21. If a child attends resource rooms, communicate with the specialist for suggestions on how to enrich daily classwork. Avoid penalizing the child for special class attendance. Have another child in the regular classroom take notes and assignments for him/her.

22. Provide plenty of opportunities for gifted children and average children to engage in social activities. Some gifted children may need help in developing social skills.

23. Try to find the joy and uniqueness in each child. Children may exhibit their gifts on non-typical levels, rather than in general intellectual aptitude of specific academic abilities. Keep in mind that every child will have different needs.

24. Organize resources in order to free yourself to work with individual children and give the children greater control of the learning situation. Supplementary books and learning tools, community resources, and the use of community members with specific skills as mentors can be helpful.

25. Establish and maintain a warm, accepting classroom. Teach your classroom community to embrace diversity and honor differences. Provide an environment in which the child can demonstrate his or her potential or aptitude to learn and perform. Teachers should strive to establish a noncompetitive, individualized, and open classroom, which allows all students to advance at their own rate of learning.

26. Remember that implementing some of these strategies will benefit all of the children in the classroom, not just the gifted ones.

General Indicators of Giftedness

Gifted students exhibit many of the following characteristics in various degrees and combinations:
• Intense responses to stimuli
• Emotionally and physically sensitive
• Think and learn quickly
• Advanced vocabularies
• Outstanding memories
• Avid readers
• High energy levels
• Highly developed sense of humor
• Curious, ask many questions
• Feel different from others
• Wide range of interests
• Tell imaginative stories
• Empathy for others
• Advanced sense of justice and fairness, global awareness
• Comfortable with abstract thinking and concepts
• Long attention spans and concentration on things of interest
• Understand relationships among unrelated ideas
• Transfer concepts and previous learning to new situations
• Great imaginations; frequently daydream
• Dominate peers or situations
• Critical of themselves and others
• Interact well with older children and adults
• Individualistic; like to work alone, resisting group work
• Dislike routine or low-level details and tasks
• Highly verbal, frequently interrupting others
• Prefer complex ideas and tasks
• Solve problems using ingenious methods
• Open to new ideas and experiences
• Want things (and themselves) to be perfect

Adapted from: Webb, James T., Meckstroth, Elizabeth A., and Tolan, Stephanie S., Guiding the Gifted Child, 1994, Great Potential Press, Scottsdale, AZ.; Albuquerque Public Schools Gifted Handbook, 2002; Winebrenner, Susan, Teaching Gifted Kids in the Regular Classroom, 1992, Free Spirit Publishing, Inc., Minneapolis, MN.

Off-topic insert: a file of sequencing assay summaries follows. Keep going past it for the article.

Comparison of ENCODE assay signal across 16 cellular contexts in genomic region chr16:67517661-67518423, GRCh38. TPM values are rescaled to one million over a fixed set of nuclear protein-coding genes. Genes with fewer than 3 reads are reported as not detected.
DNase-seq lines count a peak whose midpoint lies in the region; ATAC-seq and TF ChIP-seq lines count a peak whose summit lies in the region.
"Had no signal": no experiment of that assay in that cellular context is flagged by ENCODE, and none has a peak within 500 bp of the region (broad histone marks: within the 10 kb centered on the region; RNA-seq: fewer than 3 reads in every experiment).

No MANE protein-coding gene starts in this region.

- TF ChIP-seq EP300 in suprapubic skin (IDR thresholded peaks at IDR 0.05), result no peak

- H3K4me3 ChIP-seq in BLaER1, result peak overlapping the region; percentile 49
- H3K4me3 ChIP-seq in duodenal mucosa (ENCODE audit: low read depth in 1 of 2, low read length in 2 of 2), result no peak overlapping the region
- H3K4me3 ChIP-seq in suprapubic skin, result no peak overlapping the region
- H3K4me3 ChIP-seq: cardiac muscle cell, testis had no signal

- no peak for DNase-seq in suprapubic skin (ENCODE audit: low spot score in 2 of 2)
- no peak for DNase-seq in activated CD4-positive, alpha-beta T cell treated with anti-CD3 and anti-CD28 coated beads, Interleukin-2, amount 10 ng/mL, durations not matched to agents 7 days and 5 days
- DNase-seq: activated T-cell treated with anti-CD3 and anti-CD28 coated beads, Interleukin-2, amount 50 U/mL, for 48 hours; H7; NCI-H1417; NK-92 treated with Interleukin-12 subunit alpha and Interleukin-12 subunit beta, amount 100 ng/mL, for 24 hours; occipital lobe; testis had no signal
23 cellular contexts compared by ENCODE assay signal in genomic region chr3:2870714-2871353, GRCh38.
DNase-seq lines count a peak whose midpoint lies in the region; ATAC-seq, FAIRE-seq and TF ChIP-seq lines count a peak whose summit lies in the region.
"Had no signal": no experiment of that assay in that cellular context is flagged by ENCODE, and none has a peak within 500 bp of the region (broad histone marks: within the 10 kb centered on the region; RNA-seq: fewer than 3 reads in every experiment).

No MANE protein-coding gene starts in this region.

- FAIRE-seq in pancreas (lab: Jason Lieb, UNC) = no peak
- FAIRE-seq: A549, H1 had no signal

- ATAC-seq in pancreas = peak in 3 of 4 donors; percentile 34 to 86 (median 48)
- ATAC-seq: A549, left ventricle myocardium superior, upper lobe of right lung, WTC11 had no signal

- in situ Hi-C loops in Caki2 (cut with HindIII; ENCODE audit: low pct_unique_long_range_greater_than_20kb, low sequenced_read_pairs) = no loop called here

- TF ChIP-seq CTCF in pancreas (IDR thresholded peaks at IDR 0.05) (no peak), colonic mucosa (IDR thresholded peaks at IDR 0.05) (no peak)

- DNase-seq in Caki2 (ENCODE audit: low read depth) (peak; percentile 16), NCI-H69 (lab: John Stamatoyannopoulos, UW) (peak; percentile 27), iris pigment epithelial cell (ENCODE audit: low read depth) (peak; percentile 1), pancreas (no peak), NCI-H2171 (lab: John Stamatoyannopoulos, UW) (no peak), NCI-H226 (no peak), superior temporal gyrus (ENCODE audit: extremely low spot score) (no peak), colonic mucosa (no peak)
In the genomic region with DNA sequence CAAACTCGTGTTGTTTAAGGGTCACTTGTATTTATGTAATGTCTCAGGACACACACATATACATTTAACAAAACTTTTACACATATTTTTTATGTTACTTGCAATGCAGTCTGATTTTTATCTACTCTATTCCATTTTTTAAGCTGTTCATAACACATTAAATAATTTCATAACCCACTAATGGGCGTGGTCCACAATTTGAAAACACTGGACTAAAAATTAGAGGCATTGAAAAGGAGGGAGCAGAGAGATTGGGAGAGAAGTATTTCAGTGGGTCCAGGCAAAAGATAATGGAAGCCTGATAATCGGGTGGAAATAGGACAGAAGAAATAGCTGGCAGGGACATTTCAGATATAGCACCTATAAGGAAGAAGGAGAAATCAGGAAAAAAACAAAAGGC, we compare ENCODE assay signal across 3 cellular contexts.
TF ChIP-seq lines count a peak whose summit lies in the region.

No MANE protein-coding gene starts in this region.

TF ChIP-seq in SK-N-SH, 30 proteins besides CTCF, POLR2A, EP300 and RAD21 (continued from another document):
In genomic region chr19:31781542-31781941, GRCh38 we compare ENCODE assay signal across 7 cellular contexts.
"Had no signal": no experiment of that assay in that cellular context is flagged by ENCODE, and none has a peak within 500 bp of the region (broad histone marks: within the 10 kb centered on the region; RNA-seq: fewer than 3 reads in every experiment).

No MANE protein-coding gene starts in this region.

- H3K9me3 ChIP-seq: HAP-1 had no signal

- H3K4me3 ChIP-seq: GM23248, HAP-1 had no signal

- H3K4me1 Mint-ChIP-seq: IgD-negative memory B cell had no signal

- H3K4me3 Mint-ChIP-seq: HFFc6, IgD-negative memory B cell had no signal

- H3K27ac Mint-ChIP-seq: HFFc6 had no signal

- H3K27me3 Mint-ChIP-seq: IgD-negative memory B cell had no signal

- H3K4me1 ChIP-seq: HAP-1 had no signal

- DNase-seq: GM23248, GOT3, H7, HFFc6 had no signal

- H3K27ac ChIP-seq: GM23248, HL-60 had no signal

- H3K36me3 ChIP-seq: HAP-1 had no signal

Islamic Learning Curriculum For Gifted Children

Parenting Gifted Children

Parenting gifted children is one of life's greatest challenges. Fortunately, these children are not randomly distributed. They are usually given to parents who have the internal resources (if not the external resources) to deal with them. The first lesson to be learned is that you're as smart as they are, so don't be intimidated by finding out your child is gifted. Our research at the Gifted Child Development Center indicates that parents are usually within 10 IQ points of their children. We also have found that siblings are usually within 10 IQ points of each other, so don't worry about how your gifted child will affect the lives of your "nongifted" children. The chances are, if one of your children is identified as gifted, all of your children are gifted. Knowing this will help the family dynamics enormously (although it does little for your pocketbook). It deters your second child and your gifted daughter from hiding their abilities for the rest of their lives. It's harder to say, "I can't" when you know that your parents know you can.
Gifted children are expensive and time-consuming. They usually need less sleep than you do, ask more questions than you can answer, want 100 percent of your attention 24 hours a day, have obsessive hobbies, are unstimulated by the school curriculum, react intensely to everything, endlessly long for a best friend who understands them completely, hold perfectionistic standards for themselves and you, want to know the meaning of life when other children only want to know how to tie their shoes, and keep their bedrooms in a condition you can never show company. If you have three or more of them and there's only one or two of you, you're outnumbered. In order to be the perfect parent, you need unlimited funds, unlimited patience, an encyclopedic mind, and someone to sleep for you.
But don't despair. Gifted children grow up even better with imperfect parents than with perfect ones. Eminent adults rarely came from peaceful homes where all their needs were met; they came from families that exploded and made up often; that shared their interests; that stimulated their thinking; that recognized and encouraged their abilities; that loved them a whole lot; and that had faith in them. If you find yourself exhausted, remember that some day your-daughter-the-doctor or your-son-the-artist will have you to thank. No matter what schools you put them in, it is their homelife that determines what they do with their lives. Trust your intuitive judgment abut their needs; no one knows them better than you do. Gifted children really enrich your family life. They have a great sense of humor and their development is so remarkable that they're exciting to watch grow. They grow up fast, so enjoy their childhood while you can. (Linda Kreger Silverman, Ph.D.)

Another thing about gifted children

Gifted children are more advanced intellectually than their age peers. They can reason more rapidly and accurately with complex abstract material and this exceptional reasoning ability enables them to be more perceptive and insightful; grasping the essential elements of situations. Insightfulness leads to unusual approaches to problem finding, problem solving
and unusual solutions that are often not appreciated by others. Their rapid learning rate is associated with an unusual memory and excellent retention of facts.